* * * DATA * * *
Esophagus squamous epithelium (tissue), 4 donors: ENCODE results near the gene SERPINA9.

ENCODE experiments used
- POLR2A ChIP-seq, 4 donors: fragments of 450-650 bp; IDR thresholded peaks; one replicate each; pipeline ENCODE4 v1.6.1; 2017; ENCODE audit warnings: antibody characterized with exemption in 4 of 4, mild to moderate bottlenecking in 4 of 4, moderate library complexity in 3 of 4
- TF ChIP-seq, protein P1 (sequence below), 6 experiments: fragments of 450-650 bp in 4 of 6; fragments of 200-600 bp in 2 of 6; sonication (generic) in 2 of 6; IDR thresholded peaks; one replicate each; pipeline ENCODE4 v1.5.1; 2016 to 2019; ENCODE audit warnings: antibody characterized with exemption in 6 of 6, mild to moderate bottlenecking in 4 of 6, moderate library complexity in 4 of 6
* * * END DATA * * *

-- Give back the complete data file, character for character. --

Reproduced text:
Esophagus squamous epithelium (tissue), 4 donors: ENCODE results near the gene SERPINA9.

ENCODE experiments used
- POLR2A ChIP-seq, 4 donors: fragments of 450-650 bp; IDR thresholded peaks; one replicate each; pipeline ENCODE4 v1.6.1; 2017; ENCODE audit warnings: antibody characterized with exemption in 4 of 4, mild to moderate bottlenecking in 4 of 4, moderate library complexity in 3 of 4
- TF ChIP-seq, protein P1 (sequence below), 6 experiments: fragments of 450-650 bp in 4 of 6; fragments of 200-600 bp in 2 of 6; sonication (generic) in 2 of 6; IDR thresholded peaks; one replicate each; pipeline ENCODE4 v1.5.1; 2016 to 2019; ENCODE audit warnings: antibody characterized with exemption in 6 of 6, mild to moderate bottlenecking in 4 of 6, moderate library complexity in 4 of 6